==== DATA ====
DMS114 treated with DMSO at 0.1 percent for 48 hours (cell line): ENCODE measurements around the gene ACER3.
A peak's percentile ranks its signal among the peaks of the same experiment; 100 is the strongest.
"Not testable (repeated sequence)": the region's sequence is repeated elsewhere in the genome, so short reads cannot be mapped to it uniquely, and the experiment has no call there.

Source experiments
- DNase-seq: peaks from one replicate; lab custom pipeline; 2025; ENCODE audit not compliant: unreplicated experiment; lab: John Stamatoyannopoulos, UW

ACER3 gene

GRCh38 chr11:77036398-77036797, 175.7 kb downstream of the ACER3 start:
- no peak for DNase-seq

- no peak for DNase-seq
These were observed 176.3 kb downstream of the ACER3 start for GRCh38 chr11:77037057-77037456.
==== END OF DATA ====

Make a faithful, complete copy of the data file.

DMS114 treated with DMSO at 0.1 percent for 48 hours (cell line): ENCODE measurements around the gene ACER3.
A peak's percentile ranks its signal among the peaks of the same experiment; 100 is the strongest.
"Not testable (repeated sequence)": the region's sequence is repeated elsewhere in the genome, so short reads cannot be mapped to it uniquely, and the experiment has no call there.

Source experiments
- DNase-seq: peaks from one replicate; lab custom pipeline; 2025; ENCODE audit not compliant: unreplicated experiment; lab: John Stamatoyannopoulos, UW

ACER3 gene

GRCh38 chr11:77036398-77036797, 175.7 kb downstream of the ACER3 start:
- no peak for DNase-seq

- no peak for DNase-seq
These were observed 176.3 kb downstream of the ACER3 start for GRCh38 chr11:77037057-77037456.